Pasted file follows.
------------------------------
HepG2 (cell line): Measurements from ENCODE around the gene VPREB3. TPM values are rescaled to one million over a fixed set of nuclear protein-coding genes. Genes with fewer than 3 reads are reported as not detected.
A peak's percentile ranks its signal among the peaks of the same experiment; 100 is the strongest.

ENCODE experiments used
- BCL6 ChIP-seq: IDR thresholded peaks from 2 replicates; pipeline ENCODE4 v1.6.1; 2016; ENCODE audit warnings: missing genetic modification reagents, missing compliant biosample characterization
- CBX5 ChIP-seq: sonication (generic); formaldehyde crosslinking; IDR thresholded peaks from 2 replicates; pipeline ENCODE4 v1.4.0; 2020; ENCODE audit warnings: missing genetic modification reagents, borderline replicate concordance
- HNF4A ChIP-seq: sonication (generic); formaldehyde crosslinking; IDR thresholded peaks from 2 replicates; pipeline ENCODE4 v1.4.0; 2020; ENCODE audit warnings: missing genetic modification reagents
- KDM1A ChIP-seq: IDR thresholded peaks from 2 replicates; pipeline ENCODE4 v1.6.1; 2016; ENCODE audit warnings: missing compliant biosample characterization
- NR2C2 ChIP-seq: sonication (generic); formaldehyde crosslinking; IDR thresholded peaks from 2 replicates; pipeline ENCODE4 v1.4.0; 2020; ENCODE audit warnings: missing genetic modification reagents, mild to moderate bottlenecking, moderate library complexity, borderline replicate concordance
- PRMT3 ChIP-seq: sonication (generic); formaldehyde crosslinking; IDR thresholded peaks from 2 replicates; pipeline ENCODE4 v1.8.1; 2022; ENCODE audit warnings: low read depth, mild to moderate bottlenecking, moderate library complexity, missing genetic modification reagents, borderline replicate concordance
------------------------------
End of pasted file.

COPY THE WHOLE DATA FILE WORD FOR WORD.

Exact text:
HepG2 (cell line): Measurements from ENCODE around the gene VPREB3. TPM values are rescaled to one million over a fixed set of nuclear protein-coding genes. Genes with fewer than 3 reads are reported as not detected.
A peak's percentile ranks its signal among the peaks of the same experiment; 100 is the strongest.

ENCODE experiments used
- BCL6 ChIP-seq: IDR thresholded peaks from 2 replicates; pipeline ENCODE4 v1.6.1; 2016; ENCODE audit warnings: missing genetic modification reagents, missing compliant biosample characterization
- CBX5 ChIP-seq: sonication (generic); formaldehyde crosslinking; IDR thresholded peaks from 2 replicates; pipeline ENCODE4 v1.4.0; 2020; ENCODE audit warnings: missing genetic modification reagents, borderline replicate concordance
- HNF4A ChIP-seq: sonication (generic); formaldehyde crosslinking; IDR thresholded peaks from 2 replicates; pipeline ENCODE4 v1.4.0; 2020; ENCODE audit warnings: missing genetic modification reagents
- KDM1A ChIP-seq: IDR thresholded peaks from 2 replicates; pipeline ENCODE4 v1.6.1; 2016; ENCODE audit warnings: missing compliant biosample characterization
- NR2C2 ChIP-seq: sonication (generic); formaldehyde crosslinking; IDR thresholded peaks from 2 replicates; pipeline ENCODE4 v1.4.0; 2020; ENCODE audit warnings: missing genetic modification reagents, mild to moderate bottlenecking, moderate library complexity, borderline replicate concordance
- PRMT3 ChIP-seq: sonication (generic); formaldehyde crosslinking; IDR thresholded peaks from 2 replicates; pipeline ENCODE4 v1.8.1; 2022; ENCODE audit warnings: low read depth, mild to moderate bottlenecking, moderate library complexity, missing genetic modification reagents, borderline replicate concordance